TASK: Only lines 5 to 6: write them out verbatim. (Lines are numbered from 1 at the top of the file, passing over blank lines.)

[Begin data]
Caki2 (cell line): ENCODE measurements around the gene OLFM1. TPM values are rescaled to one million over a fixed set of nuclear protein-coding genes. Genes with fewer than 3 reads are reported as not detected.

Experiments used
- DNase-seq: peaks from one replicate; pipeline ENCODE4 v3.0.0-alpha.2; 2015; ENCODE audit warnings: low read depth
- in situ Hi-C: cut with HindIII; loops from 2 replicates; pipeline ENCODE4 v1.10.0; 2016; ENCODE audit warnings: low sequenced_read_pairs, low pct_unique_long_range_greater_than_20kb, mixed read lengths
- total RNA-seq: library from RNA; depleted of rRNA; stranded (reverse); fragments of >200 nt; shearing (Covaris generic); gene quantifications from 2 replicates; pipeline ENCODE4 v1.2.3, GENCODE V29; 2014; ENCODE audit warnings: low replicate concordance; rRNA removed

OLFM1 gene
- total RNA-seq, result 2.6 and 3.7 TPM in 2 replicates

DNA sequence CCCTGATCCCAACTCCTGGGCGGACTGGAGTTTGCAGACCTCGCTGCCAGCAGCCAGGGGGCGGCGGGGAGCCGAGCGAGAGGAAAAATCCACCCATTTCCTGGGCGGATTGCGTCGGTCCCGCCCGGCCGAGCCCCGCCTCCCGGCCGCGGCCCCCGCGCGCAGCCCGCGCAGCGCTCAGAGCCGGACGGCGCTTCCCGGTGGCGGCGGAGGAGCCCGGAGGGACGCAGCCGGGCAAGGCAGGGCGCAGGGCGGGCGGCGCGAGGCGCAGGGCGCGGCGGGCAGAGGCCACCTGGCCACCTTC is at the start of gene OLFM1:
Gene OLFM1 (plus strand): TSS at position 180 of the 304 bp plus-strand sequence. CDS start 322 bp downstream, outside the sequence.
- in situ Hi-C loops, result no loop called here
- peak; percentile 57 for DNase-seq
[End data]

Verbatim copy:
- total RNA-seq: library from RNA; depleted of rRNA; stranded (reverse); fragments of >200 nt; shearing (Covaris generic); gene quantifications from 2 replicates; pipeline ENCODE4 v1.2.3, GENCODE V29; 2014; ENCODE audit warnings: low replicate concordance; rRNA removed

OLFM1 gene